From Waterloo to Wall Street: The Evolving Role of IT in Business Success and Failure

  • From Waterloo to Wall Street: The Evolving Role of IT in Business Success and Failure

    From Waterloo to Wall Street: The Evolving Role of IT in Business Success and Failure

    According to legend, the Duke of Wellington ascribed his historic victory in 1815 by saying, “The battle of Waterloo was won on the playing fields of Eton.” A century later, George Orwell opined, “Probably the battle of Waterloo was won on the playing fields of Eton, but the opening battles of all subsequent wars have been lost there.”

    This comes to mind because the major business news in our sector is about the demise of Yellow one year short of its centenary. Most of the coverage revolves around the company’s poor financial health and ongoing conflict with the Teamsters union. The company’s management has blamed the union for preventing necessary operating changes. However, many financial analysts attribute Yellow’s demise to management’s failure to properly integrate acquisitions made over the past two decades.

    Talking to past employees, the overwhelming opinion favors the latter explanation. However, many also identify a common theme of 20-plus years: a double helix of extremely poor management intertwined with abysmal information technology strategy.

    An LTL carrier such as Yellow is an extremely complicated business. Similar to the railroads, the enterprise software was developed internally — often over decades — because there simply is no “off-the-shelf” solution.

    In many industries — ours included — as Y2K approached, IT rose to a board-level concern of ongoing viability. During that period, several strategies emerged.

    • One was to throw money at the problem. Past inhibitions to spend were overcome by outright fear. The widespread development of enterprise resource planning (ERP) systems was a frequent outcome.
    • The other was to seek to monetize existing IT infrastructure and solutions. Visions of billion-dollar spinoffs of its IT capabilities usually failed to materialize. (See Union Pacific’s plans for its UP Technology subsidiary.)

    ‘Vision without a strategy’

    Some companies, such as Yellow, followed a hybrid strategy to simultaneously monetize its IT capabilities and modernize its IT infrastructure. They established a subsidiary — and spent an enormous amount of money purchasing the URL Unfortunately, they failed at both.

    Similar to many IT projects, it was a hallucination: vision without a strategy. The disconnect between management and the IT staff was monumental. There was no plan other than “just make money.” One IT professional from that era pointed out that there were more directors, assistant vice presidents and vice presidents than programmers. And nobody ever defined what the business was — e.g., was it a marketplace or a broker? At the peak of the dot-com frenzy, Bill Zollars — CEO of what was then known as YRC Worldwide — gave a presentation at CSCMP espousing this “strategy” by stitching together Hollywood movie clips that lacked any continuity.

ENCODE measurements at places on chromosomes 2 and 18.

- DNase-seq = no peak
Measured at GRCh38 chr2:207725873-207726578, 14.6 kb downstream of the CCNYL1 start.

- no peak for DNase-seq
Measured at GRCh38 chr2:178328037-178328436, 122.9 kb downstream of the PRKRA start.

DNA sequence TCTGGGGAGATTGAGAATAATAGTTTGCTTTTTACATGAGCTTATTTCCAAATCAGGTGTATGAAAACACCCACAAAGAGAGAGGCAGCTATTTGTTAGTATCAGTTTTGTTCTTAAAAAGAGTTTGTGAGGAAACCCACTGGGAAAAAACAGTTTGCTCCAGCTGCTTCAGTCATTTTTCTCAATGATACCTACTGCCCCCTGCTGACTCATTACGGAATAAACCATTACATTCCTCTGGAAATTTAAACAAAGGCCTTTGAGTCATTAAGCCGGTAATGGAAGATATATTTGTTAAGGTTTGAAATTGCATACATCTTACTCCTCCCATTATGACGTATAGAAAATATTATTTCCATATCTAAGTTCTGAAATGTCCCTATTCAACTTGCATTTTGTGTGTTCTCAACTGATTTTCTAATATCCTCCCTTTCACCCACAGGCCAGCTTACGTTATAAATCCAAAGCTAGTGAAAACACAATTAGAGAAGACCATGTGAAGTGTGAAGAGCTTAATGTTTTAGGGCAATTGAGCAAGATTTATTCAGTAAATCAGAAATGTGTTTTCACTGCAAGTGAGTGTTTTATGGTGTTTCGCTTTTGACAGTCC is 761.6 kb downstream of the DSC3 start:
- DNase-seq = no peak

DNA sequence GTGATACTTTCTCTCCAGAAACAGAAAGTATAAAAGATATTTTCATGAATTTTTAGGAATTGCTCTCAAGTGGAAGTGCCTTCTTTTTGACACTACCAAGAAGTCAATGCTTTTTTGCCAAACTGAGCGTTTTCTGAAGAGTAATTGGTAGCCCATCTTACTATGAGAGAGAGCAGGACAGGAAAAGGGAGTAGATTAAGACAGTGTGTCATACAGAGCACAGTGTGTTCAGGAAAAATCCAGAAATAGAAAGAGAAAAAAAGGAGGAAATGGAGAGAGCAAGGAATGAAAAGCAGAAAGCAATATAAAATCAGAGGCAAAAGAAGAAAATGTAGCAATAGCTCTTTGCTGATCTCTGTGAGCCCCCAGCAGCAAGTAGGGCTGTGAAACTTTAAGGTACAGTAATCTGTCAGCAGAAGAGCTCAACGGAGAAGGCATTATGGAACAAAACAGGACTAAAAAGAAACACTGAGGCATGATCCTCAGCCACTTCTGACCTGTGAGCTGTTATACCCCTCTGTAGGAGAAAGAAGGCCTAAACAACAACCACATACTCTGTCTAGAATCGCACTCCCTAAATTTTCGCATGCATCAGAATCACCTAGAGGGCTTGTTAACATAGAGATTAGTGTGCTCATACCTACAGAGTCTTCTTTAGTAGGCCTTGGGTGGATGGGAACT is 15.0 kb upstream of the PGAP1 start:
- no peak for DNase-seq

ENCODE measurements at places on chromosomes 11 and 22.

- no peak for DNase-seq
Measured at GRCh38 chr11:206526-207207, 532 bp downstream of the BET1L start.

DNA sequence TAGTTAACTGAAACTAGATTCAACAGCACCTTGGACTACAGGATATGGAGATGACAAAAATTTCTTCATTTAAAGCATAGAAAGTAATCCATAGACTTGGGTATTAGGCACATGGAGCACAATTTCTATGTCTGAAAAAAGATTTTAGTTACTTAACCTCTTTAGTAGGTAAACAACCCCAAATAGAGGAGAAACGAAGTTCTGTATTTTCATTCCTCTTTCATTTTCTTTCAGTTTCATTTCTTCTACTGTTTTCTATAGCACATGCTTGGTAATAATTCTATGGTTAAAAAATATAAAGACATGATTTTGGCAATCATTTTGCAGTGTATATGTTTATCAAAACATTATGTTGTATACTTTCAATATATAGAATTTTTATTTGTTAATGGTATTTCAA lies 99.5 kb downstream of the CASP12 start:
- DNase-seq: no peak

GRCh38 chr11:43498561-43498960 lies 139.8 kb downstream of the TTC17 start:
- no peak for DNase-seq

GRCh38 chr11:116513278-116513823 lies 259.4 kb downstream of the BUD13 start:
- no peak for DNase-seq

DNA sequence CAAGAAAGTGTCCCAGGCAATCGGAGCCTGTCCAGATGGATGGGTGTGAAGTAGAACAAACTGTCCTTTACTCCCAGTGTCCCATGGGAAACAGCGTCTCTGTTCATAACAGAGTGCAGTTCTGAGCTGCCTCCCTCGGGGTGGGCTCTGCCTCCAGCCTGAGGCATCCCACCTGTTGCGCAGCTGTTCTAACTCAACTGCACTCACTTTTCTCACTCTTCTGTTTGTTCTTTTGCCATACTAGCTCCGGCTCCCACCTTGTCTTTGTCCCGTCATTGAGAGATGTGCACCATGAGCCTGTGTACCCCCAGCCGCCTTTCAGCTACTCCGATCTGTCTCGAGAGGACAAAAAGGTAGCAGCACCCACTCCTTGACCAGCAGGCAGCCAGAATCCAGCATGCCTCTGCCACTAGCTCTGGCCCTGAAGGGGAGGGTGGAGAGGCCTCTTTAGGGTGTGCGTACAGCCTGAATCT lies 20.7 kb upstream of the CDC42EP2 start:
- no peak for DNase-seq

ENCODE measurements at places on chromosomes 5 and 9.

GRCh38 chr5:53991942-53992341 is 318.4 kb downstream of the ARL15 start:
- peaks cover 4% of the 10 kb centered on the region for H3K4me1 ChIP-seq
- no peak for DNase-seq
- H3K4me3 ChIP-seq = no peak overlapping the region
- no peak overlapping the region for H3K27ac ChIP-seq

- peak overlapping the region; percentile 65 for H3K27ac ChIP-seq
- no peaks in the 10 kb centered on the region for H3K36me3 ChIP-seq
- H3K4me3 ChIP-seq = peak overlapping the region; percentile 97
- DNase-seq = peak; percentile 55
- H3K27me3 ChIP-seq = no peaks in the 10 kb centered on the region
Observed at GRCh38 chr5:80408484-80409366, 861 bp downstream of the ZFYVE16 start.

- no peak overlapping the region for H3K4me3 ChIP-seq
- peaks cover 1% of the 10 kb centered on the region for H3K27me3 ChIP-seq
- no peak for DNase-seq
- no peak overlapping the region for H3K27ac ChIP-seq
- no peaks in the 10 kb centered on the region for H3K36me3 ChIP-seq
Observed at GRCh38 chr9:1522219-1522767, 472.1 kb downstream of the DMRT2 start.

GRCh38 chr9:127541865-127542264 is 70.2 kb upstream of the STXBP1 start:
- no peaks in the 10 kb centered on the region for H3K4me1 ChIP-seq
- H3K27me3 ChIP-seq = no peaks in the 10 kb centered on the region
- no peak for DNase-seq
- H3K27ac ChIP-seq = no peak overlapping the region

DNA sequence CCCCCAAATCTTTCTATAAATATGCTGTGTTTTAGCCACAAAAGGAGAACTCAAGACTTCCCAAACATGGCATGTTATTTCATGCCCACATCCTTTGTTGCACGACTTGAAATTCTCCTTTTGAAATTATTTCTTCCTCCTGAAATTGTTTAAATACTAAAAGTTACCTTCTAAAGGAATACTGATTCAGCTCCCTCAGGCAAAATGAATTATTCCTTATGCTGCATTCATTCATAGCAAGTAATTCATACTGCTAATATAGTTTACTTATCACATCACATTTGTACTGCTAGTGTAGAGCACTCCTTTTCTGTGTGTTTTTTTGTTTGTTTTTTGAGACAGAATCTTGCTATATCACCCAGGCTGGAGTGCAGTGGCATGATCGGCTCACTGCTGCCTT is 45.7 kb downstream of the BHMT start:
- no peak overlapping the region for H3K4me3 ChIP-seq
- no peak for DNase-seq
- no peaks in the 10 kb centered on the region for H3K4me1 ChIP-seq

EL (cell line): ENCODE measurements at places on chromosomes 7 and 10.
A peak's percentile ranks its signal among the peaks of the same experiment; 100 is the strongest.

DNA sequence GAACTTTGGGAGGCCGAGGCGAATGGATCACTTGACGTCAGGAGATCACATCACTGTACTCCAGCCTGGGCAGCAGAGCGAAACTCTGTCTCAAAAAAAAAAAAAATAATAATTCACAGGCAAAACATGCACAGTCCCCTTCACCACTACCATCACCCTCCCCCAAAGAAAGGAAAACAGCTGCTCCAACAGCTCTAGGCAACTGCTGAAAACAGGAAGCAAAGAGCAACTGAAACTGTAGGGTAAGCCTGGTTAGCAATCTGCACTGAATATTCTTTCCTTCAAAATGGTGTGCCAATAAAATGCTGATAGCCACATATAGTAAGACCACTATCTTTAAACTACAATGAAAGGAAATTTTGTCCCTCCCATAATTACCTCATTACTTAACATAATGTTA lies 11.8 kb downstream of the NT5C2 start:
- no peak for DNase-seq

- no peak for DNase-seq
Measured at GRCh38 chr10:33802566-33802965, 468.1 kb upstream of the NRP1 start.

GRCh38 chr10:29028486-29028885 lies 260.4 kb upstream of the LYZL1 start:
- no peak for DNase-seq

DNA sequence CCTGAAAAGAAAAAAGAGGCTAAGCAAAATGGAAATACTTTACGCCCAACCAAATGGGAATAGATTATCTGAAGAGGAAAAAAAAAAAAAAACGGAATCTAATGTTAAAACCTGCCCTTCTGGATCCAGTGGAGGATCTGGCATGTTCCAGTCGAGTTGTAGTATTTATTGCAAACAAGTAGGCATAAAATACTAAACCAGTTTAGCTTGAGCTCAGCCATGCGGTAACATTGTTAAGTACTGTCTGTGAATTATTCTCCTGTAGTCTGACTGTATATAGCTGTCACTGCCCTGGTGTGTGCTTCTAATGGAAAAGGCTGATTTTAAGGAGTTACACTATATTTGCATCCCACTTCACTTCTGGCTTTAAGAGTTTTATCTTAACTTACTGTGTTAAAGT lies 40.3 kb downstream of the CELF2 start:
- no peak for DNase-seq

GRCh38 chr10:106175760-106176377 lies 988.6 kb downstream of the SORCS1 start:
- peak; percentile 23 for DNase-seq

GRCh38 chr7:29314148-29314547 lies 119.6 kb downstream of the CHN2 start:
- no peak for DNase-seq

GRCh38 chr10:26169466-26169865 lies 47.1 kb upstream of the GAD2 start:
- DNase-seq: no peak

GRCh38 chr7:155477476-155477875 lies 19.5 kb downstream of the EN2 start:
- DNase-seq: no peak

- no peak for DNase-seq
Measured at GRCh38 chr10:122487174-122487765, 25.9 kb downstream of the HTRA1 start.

When that failed, Zollars turned to a merger with Roadway Express, where Yellow paid a 49% premium. While this merger was intended to gain economies of scale, it ignored the cultural, operational and social issues that were all manifested in a discombobulated IT infrastructure.

    It was Penn Central on tires.

    Although both were LTL carriers, the companies had diametrically different operating models — and decades of competitive hatred. The intention to “continue to invest in and grow the brands of both businesses” failed as the merged entity totally failed to “implement best practices over a broader customer base” and to “leverage service capabilities and technologies for the benefit of customers.”

    If you add in the subsequent disastrous purchase of USF and misadventures in China, Yellow’s failure was inevitable.

    There have been companies with more obvious — and spectacular — IT strategies exposed by M&A.  Fritz Companies, CP Ships and Norfolk Southern (after Conrail) all come to mind. NS was the sole survivor.

    IT as a ‘strategic essential’ has receded since Y2K

    Since the Y2K fin de siècle, information technology as a strategic essential seems to have receded.  Rather, companies that have “overspent” on IT projects are held up to ridicule — or worse, if they are public companies. I fear this pendulum swing is just as dangerous as the other extreme.

    A generation ago, IT was a competitive advantage. While initially, it was a means to economies of scale, it rapidly became a way to develop new products and generate sustainable advantage. American Airlines’ development of SABRE transformed passenger airlines and was a means to combat early interrupters (e.g., Peoples Express.)

    Today, IT is literally the ticket to the dance. It is impossible to survive without a core competency. Nevertheless, there are still CEOs that eschew IT investment “in order to save cash.” If they are paired with an IT-know-nothing board, the results can be disastrous.

    In the meantime, the ecosystem is clogged with vendors and consultants all pitching their solutions. While many have valuable products, there are still a number of snake oil charlatans. The combination of clear strategy, excellent management and delivered IT success are the battles that will determine the victors in the ongoing war for success in our industry.

    by Ted Prince at Tri-Cities Intermodal

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